Written by:

Saul Ewing Arnstein & Lehr LLP
Contact
more
less

Saul Ewing Arnstein & Lehr LLP on:

Readers' Choice 2017
Reporters on Deadline

"My best business intelligence, in one easy email…"

Your first step to building a free, personalized, morning email brief covering pertinent authors and topics on JD Supra:
Sign up using*

Already signed up? Log in here

*By using the service, you signify your acceptance of JD Supra's Privacy Policy.
Privacy Policy (Updated: October 8, 2015):
hide

JD Supra provides users with access to its legal industry publishing services (the "Service") through its website (the "Website") as well as through other sources. Our policies with regard to data collection and use of personal information of users of the Service, regardless of the manner in which users access the Service, and visitors to the Website are set forth in this statement ("Policy"). By using the Service, you signify your acceptance of this Policy.

Information Collection and Use by JD Supra

JD Supra collects users' names, companies, titles, e-mail address and industry. JD Supra also tracks the pages that users visit, logs IP addresses and aggregates non-personally identifiable user data and browser type. This data is gathered using cookies and other technologies.

The information and data collected is used to authenticate users and to send notifications relating to the Service, including email alerts to which users have subscribed; to manage the Service and Website, to improve the Service and to customize the user's experience. This information is also provided to the authors of the content to give them insight into their readership and help them to improve their content, so that it is most useful for our users.

JD Supra does not sell, rent or otherwise provide your details to third parties, other than to the authors of the content on JD Supra.

If you prefer not to enable cookies, you may change your browser settings to disable cookies; however, please note that rejecting cookies while visiting the Website may result in certain parts of the Website not operating correctly or as efficiently as if cookies were allowed.

Email Choice/Opt-out

Users who opt in to receive emails may choose to no longer receive e-mail updates and newsletters by selecting the "opt-out of future email" option in the email they receive from JD Supra or in their JD Supra account management screen.

Security

JD Supra takes reasonable precautions to insure that user information is kept private. We restrict access to user information to those individuals who reasonably need access to perform their job functions, such as our third party email service, customer service personnel and technical staff. However, please note that no method of transmitting or storing data is completely secure and we cannot guarantee the security of user information. Unauthorized entry or use, hardware or software failure, and other factors may compromise the security of user information at any time.

If you have reason to believe that your interaction with us is no longer secure, you must immediately notify us of the problem by contacting us at info@jdsupra.com. In the unlikely event that we believe that the security of your user information in our possession or control may have been compromised, we may seek to notify you of that development and, if so, will endeavor to do so as promptly as practicable under the circumstances.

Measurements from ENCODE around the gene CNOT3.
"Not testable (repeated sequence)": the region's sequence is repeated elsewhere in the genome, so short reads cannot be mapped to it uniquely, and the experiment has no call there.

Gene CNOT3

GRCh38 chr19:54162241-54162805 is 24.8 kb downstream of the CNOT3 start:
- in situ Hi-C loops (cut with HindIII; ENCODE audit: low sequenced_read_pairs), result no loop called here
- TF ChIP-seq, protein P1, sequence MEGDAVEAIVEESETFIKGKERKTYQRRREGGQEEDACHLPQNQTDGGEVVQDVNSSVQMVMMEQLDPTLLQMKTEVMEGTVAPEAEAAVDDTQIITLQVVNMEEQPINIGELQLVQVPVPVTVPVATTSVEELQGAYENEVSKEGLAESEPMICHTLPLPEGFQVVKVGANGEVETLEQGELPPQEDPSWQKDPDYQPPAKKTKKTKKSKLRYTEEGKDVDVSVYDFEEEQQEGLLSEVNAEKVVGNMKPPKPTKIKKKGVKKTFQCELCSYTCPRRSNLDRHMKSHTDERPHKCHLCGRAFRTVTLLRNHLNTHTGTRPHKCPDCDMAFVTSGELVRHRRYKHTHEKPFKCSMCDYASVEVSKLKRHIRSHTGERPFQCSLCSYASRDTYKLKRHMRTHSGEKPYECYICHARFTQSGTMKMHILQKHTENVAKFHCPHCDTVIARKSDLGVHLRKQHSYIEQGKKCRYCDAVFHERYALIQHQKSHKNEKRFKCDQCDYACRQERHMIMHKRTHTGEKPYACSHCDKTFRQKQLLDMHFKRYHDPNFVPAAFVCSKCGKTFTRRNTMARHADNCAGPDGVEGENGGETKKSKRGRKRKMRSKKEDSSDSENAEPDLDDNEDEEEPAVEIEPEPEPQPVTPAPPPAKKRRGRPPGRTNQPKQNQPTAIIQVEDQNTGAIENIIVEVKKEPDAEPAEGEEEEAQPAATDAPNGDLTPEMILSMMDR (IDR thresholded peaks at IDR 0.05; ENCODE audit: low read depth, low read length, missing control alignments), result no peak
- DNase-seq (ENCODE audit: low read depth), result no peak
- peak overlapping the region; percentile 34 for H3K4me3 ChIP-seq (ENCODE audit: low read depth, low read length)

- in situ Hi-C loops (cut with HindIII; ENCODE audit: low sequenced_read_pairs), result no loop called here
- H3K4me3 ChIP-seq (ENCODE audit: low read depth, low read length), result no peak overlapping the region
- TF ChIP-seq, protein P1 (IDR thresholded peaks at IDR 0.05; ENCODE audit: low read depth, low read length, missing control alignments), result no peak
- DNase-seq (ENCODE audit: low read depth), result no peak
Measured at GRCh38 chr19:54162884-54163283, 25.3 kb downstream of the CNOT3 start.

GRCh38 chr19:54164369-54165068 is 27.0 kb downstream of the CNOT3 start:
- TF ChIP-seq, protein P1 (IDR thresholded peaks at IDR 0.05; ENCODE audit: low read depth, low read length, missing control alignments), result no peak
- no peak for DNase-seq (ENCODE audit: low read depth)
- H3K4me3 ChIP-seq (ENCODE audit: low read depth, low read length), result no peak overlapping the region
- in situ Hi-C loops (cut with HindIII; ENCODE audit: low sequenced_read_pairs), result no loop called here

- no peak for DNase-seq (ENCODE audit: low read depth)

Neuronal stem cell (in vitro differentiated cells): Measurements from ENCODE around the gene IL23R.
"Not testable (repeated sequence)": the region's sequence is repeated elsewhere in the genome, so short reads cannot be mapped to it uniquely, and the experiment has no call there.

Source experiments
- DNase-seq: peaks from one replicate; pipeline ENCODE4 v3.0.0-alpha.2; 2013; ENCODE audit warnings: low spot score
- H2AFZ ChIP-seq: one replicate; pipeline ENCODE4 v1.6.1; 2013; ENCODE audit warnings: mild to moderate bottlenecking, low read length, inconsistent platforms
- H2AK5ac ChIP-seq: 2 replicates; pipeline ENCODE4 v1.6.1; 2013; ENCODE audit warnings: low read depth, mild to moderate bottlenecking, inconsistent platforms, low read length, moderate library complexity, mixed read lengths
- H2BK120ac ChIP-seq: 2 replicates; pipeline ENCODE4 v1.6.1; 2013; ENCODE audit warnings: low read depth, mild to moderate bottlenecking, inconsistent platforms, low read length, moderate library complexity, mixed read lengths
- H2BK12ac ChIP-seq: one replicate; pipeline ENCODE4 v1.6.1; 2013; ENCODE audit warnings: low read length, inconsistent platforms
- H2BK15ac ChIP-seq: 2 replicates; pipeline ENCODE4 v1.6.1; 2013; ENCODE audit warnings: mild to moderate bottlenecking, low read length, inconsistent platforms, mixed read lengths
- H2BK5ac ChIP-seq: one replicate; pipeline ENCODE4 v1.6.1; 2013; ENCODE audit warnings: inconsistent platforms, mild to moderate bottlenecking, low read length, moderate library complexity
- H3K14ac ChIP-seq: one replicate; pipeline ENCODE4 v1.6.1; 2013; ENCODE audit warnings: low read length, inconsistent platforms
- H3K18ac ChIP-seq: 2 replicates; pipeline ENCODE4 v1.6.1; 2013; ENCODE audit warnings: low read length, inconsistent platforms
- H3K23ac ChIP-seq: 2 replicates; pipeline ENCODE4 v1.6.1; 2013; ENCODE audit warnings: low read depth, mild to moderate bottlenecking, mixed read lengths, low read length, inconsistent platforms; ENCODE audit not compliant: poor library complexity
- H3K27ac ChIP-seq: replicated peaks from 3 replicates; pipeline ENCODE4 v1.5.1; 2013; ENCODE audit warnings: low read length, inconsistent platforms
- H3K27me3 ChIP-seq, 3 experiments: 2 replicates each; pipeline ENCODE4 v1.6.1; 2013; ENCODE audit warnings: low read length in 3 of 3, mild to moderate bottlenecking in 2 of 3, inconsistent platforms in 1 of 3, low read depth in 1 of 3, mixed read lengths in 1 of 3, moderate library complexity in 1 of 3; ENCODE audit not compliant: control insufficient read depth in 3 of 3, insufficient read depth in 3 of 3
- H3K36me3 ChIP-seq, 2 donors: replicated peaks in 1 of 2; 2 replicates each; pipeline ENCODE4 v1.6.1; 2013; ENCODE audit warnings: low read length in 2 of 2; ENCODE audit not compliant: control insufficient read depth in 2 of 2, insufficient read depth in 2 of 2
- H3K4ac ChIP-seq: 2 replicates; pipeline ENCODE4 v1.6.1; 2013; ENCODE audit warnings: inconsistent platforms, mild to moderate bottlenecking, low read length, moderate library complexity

Sharing and Disclosure of Information JD Supra Collects

Except as otherwise described in this privacy statement, JD Supra will not disclose personal information to any third party unless we believe that disclosure is necessary to: (1) comply with applicable laws; (2) respond to governmental inquiries or requests; (3) comply with valid legal process; (4) protect the rights, privacy, safety or property of JD Supra, users of the Service, Website visitors or the public; (5) permit us to pursue available remedies or limit the damages that we may sustain; and (6) enforce our Terms & Conditions of Use.

In the event there is a change in the corporate structure of JD Supra such as, but not limited to, merger, consolidation, sale, liquidation or transfer of substantial assets, JD Supra may, in its sole discretion, transfer, sell or assign information collected on and through the Service to one or more affiliated or unaffiliated third parties.

Links to Other Websites

This Website and the Service may contain links to other websites. The operator of such other websites may collect information about you, including through cookies or other technologies. If you are using the Service through the Website and link to another site, you will leave the Website and this Policy will not apply to your use of and activity on those other sites. We encourage you to read the legal notices posted on those sites, including their privacy policies. We shall have no responsibility or liability for your visitation to, and the data collection and use practices of, such other sites. This Policy applies solely to the information collected in connection with your use of this Website and does not apply to any practices conducted offline or in connection with any other websites.

Changes in Our Privacy Policy

We reserve the right to change this Policy at any time. Please refer to the date at the top of this page to determine when this Policy was last revised. Any changes to our privacy policy will become effective upon posting of the revised policy on the Website. By continuing to use the Service or Website following such changes, you will be deemed to have agreed to such changes. If you do not agree with the terms of this Policy, as it may be amended from time to time, in whole or part, please do not continue using the Service or the Website.

Contacting JD Supra

If you have any questions about this privacy statement, the practices of this site, your dealings with this Web site, or if you would like to change any of the information you have provided to us, please contact us at: info@jdsupra.com.

- hide
*With LinkedIn, you don't need to create a separate login to manage your free JD Supra account, and we can make suggestions based on your needs and interests. We will not post anything on LinkedIn in your name. Or, sign up using your email address.